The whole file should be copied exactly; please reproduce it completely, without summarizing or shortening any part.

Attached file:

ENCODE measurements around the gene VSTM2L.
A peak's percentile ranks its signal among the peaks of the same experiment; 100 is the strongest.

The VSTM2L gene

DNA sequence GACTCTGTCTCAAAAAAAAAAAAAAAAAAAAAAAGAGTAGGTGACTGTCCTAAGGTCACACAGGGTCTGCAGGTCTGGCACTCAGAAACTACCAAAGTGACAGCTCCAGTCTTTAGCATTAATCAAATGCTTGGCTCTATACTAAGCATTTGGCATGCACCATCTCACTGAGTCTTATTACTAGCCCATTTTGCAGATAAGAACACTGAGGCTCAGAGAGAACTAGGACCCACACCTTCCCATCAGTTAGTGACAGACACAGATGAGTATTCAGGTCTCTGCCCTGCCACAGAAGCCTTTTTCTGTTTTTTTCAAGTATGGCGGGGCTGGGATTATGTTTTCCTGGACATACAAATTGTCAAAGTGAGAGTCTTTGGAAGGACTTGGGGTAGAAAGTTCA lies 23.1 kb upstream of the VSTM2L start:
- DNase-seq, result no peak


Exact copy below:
ENCODE measurements around the gene VSTM2L.
A peak's percentile ranks its signal among the peaks of the same experiment; 100 is the strongest.

The VSTM2L gene

DNA sequence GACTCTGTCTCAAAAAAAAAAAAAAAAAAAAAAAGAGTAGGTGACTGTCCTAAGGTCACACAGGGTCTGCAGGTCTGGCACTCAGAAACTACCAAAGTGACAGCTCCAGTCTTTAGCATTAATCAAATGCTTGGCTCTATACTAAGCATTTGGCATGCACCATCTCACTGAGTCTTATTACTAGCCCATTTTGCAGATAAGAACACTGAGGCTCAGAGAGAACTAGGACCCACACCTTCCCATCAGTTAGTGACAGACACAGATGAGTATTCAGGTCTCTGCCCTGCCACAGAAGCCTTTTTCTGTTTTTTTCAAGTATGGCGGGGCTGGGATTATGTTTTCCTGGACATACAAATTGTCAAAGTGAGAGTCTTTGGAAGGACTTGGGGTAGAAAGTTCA lies 23.1 kb upstream of the VSTM2L start:
- DNase-seq, result no peak